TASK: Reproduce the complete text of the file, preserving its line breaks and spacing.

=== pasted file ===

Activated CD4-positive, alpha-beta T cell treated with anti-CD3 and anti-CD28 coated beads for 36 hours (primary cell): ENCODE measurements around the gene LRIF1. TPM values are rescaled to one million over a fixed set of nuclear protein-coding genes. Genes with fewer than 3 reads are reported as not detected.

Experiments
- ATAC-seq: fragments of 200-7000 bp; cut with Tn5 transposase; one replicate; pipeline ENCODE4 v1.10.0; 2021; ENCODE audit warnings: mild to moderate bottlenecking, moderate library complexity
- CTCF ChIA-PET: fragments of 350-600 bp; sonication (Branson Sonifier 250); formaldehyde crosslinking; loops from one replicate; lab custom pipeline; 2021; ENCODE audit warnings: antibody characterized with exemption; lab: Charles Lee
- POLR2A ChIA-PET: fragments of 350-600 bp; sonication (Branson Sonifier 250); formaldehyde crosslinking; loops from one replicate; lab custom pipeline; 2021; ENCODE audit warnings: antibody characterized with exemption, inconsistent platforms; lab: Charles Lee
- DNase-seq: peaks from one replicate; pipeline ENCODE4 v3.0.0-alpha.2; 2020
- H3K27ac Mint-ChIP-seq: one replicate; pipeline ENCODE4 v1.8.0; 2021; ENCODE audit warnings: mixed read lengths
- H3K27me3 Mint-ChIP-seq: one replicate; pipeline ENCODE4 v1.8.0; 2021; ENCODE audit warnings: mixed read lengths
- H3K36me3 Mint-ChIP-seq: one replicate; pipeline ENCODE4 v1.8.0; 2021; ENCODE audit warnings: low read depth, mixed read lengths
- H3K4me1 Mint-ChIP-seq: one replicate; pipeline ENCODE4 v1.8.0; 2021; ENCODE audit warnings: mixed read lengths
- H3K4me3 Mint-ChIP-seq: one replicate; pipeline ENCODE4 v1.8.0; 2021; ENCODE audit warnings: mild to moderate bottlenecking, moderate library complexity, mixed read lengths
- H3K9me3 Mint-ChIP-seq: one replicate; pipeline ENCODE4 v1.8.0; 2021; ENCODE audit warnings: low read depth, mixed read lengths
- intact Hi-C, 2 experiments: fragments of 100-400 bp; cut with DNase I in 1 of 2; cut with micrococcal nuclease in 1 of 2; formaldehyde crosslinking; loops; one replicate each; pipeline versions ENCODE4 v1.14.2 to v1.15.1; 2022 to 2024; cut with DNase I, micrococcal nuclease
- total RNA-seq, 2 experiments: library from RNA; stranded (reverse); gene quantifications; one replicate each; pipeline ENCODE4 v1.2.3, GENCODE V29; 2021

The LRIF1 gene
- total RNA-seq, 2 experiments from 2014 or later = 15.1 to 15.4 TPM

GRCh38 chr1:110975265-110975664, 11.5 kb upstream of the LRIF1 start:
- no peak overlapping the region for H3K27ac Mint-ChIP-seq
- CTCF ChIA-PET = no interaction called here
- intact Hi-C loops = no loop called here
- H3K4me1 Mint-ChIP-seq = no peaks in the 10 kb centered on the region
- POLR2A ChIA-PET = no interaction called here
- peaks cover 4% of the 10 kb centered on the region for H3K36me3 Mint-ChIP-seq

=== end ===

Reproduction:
Activated CD4-positive, alpha-beta T cell treated with anti-CD3 and anti-CD28 coated beads for 36 hours (primary cell): ENCODE measurements around the gene LRIF1. TPM values are rescaled to one million over a fixed set of nuclear protein-coding genes. Genes with fewer than 3 reads are reported as not detected.

Experiments
- ATAC-seq: fragments of 200-7000 bp; cut with Tn5 transposase; one replicate; pipeline ENCODE4 v1.10.0; 2021; ENCODE audit warnings: mild to moderate bottlenecking, moderate library complexity
- CTCF ChIA-PET: fragments of 350-600 bp; sonication (Branson Sonifier 250); formaldehyde crosslinking; loops from one replicate; lab custom pipeline; 2021; ENCODE audit warnings: antibody characterized with exemption; lab: Charles Lee
- POLR2A ChIA-PET: fragments of 350-600 bp; sonication (Branson Sonifier 250); formaldehyde crosslinking; loops from one replicate; lab custom pipeline; 2021; ENCODE audit warnings: antibody characterized with exemption, inconsistent platforms; lab: Charles Lee
- DNase-seq: peaks from one replicate; pipeline ENCODE4 v3.0.0-alpha.2; 2020
- H3K27ac Mint-ChIP-seq: one replicate; pipeline ENCODE4 v1.8.0; 2021; ENCODE audit warnings: mixed read lengths
- H3K27me3 Mint-ChIP-seq: one replicate; pipeline ENCODE4 v1.8.0; 2021; ENCODE audit warnings: mixed read lengths
- H3K36me3 Mint-ChIP-seq: one replicate; pipeline ENCODE4 v1.8.0; 2021; ENCODE audit warnings: low read depth, mixed read lengths
- H3K4me1 Mint-ChIP-seq: one replicate; pipeline ENCODE4 v1.8.0; 2021; ENCODE audit warnings: mixed read lengths
- H3K4me3 Mint-ChIP-seq: one replicate; pipeline ENCODE4 v1.8.0; 2021; ENCODE audit warnings: mild to moderate bottlenecking, moderate library complexity, mixed read lengths
- H3K9me3 Mint-ChIP-seq: one replicate; pipeline ENCODE4 v1.8.0; 2021; ENCODE audit warnings: low read depth, mixed read lengths
- intact Hi-C, 2 experiments: fragments of 100-400 bp; cut with DNase I in 1 of 2; cut with micrococcal nuclease in 1 of 2; formaldehyde crosslinking; loops; one replicate each; pipeline versions ENCODE4 v1.14.2 to v1.15.1; 2022 to 2024; cut with DNase I, micrococcal nuclease
- total RNA-seq, 2 experiments: library from RNA; stranded (reverse); gene quantifications; one replicate each; pipeline ENCODE4 v1.2.3, GENCODE V29; 2021

The LRIF1 gene
- total RNA-seq, 2 experiments from 2014 or later = 15.1 to 15.4 TPM

GRCh38 chr1:110975265-110975664, 11.5 kb upstream of the LRIF1 start:
- no peak overlapping the region for H3K27ac Mint-ChIP-seq
- CTCF ChIA-PET = no interaction called here
- intact Hi-C loops = no loop called here
- H3K4me1 Mint-ChIP-seq = no peaks in the 10 kb centered on the region
- POLR2A ChIA-PET = no interaction called here
- peaks cover 4% of the 10 kb centered on the region for H3K36me3 Mint-ChIP-seq